I suspect one day, I will be the older driver who is taking too long during rush hour.  I will be the older driver who is driving 45 in a 45 zone irritating the people behind me.  In other words, the one who is blocking the younger drivers, you know those drivers who are in a hurry.  If I have the presence of mine and am not too ornery, I might even laugh about it as it is happening.

I guess another way of describing this situation is: If you live long enough you will experience life's rich ironies.  That is, irony with a rich helping of iron.

Regards,
Rich

Saturday, January 5, 2019

Perspective: Wants Being A World Away From Needs

I got an iTunes and Amazon gift cards recently for Christmas (2018), so of course, what do I do?  I sought to supplement my music collection on my iPod.   Anyway, I had been a little sad this Christmas season as I had just turned 50, I didn't have my daughter for Christmas and most of Christmas Eve, I had previously lost three of my immediately family members in recent years and frankly, the year had been very tiring at times and I'd reflected on long-time hurts.  So, one could say I was feeling a bit sorry for myself.

I'd always respected Roy Orbison as a musician and I know I heard his life story before.  However, I never really thought to much about it.  But, this time was different.  I'd been looking up ELO on YouTube and stumbled upon the Traveling Willburys which then led me to Roy Orbison.  In a way, this search had taken me to the "End of The Line" as far as Roy Orbison.

Anyway, in researching his music, I came across his life story and it was very tragic and sad.  Yes, he may have eventually accumulated some wealth and not had to worry about where his next meal came from.  However, his life was far from easy.  He was born smack dab in The Great Depression with his parents both struggling with employment.  He was blessed with a guitar and a gift of music.  Though he was talented, it took him a while to get established in the industry.  His star gained momentum in the early 60s, but he was hit with marital problems which led to divorce in 1964.  He and his first wife, Claudette, had patched things up in late 1965, but this was only a temporary reprieve from downtimes and tragedy in his life.  His 1st was killed in a freak accident in June 1966 and in September 1968, his two eldest sons died in fire that burned his house to the ground while he was touring.  His star by that that time had been in decline.  Eventually, it picked up again and he found new success in the 1980s.  He died of a heart attack at age 52.  I'd heard his story before but this time it really got my attention and I felt sadness for him and thought, while I've faced adversity, I hadn't had to face losing a spouse and kids and health problems like he had.   In a way, though I haven't achieved fame and fortune like had, I hadn't faced some of the tragedy he had.  This got me thinking about something I've thought about a lot during my life.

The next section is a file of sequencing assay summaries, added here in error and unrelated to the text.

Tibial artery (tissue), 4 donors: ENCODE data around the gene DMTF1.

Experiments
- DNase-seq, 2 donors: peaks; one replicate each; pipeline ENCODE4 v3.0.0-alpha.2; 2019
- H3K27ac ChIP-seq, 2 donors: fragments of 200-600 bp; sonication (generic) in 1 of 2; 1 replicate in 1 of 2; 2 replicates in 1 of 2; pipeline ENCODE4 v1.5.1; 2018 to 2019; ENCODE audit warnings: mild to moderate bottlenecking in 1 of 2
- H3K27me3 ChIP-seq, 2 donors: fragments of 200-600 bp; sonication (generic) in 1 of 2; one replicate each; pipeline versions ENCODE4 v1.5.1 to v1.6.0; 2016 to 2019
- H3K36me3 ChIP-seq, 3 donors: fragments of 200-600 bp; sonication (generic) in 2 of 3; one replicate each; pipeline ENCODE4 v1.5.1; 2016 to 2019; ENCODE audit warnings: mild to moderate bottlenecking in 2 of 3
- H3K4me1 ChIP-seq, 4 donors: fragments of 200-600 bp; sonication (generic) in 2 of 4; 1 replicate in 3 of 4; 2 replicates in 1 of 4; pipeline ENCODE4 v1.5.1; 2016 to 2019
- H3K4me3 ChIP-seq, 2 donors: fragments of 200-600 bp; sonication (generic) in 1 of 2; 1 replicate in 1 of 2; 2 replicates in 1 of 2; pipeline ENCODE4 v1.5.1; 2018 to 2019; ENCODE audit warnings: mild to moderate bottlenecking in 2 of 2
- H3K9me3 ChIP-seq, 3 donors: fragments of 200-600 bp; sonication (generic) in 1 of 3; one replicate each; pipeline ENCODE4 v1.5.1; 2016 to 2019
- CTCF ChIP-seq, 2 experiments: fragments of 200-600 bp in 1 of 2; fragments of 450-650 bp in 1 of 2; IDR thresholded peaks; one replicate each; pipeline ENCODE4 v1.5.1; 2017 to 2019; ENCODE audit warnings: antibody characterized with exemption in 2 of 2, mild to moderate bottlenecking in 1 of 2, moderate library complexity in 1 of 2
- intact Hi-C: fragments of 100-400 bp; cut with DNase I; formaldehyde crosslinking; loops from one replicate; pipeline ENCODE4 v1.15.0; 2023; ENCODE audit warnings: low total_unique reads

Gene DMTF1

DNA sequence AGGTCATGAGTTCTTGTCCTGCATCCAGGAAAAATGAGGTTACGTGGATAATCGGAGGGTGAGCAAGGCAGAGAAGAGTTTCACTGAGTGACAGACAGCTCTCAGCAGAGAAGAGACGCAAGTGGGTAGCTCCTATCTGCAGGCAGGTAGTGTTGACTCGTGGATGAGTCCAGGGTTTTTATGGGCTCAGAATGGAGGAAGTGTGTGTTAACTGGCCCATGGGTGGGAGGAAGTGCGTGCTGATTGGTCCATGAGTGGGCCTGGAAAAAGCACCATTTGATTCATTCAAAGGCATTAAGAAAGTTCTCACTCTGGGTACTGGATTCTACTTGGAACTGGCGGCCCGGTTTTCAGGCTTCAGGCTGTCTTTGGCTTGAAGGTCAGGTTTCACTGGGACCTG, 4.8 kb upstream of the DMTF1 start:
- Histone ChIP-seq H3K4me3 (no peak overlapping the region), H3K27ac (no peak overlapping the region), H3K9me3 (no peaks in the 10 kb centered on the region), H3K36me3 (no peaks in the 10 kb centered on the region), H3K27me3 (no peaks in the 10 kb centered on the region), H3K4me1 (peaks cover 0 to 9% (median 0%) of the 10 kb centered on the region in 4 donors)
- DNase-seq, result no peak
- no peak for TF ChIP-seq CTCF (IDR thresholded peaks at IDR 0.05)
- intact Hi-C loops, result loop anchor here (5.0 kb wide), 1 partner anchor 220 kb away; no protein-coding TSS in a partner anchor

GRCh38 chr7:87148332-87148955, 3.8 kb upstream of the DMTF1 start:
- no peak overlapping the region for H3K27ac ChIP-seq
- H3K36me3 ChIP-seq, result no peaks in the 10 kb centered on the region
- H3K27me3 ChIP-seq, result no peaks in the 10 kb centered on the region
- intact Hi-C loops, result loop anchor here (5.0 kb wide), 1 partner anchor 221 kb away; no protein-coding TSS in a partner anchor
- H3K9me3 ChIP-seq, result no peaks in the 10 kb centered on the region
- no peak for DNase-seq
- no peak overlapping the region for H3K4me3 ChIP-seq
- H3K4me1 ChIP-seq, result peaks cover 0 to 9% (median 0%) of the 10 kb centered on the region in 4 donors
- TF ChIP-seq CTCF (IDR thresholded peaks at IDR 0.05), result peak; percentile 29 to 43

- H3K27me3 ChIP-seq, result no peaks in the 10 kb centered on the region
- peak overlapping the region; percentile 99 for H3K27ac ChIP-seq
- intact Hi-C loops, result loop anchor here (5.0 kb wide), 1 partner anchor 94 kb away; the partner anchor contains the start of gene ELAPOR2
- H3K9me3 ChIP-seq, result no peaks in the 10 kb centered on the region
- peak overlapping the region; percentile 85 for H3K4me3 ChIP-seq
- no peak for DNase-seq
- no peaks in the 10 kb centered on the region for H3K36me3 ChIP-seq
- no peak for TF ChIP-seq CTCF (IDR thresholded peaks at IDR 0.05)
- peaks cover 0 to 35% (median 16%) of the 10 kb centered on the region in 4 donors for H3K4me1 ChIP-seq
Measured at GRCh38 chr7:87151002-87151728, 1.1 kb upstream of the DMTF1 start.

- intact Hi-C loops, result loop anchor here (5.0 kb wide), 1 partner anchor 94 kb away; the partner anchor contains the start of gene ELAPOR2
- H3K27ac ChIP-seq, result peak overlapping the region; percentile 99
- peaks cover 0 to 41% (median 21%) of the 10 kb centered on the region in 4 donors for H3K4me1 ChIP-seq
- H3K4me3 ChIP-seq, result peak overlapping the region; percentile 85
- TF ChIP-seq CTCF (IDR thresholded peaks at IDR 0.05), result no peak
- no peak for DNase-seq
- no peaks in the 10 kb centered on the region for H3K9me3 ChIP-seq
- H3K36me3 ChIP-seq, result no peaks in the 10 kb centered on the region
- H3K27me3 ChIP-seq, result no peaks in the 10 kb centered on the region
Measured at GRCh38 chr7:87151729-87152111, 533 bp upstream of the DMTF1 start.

I've long thought that, we in this country, are very fortunate. I have felt some guilt that my want, even in an unnecessarily poor childhood, was still less than need in many other places in the world.  Our poor usually are better off than much of the world, especially places like Haiti.  I guess it's all perspective.  I grew up with less than many/most others in my school and across town and I felt poor, but seeing images of others having to worry about starvation is very humbling.  Anyway, I have a few thought on wants and needs in my life, the life of kids in this generation and in the world as a whole.

Ponderings:
  • Being around people with "more" can give a distorted picture and can create false 'needs'.  
    • For example, if the people I see socially, work with, or are related have large homes and live in a very nice neighborhoods, it might create a sense in me that in order to 'fit in', I need to have that as well.  In reality, in such a case, I don't 'need' those things, but 'want' them to prevent me from feeling 'inferior'.
    • If a kid goes to school and all his friends have nice clothes, nice cars,  and nice things including electronics out the wazoo, then the kid will 'need' some of those things to at least be able to 'relate' or 'fit in'.  The need, in this case, isn't more nice things but to appreciate that you can't always have every nice thing.  The other need is for other parents, with more means, to raise their kids with a healthy respect for others regardless of what others have.
  • Getting used to 'luxuries' can make them seem like needs.
    • Growing up, I didn't have a microwave oven until I finished college, I didn't AC until I went away to college, I didn't have a dishwasher until I moved into my first apartment, I didn't have a TV with remote or with cable until I was on my own.  At the time each of these things seemed like a luxury.  
    • I am so used to having all of these things that to have them taken away makes them seem like a need that is unmet.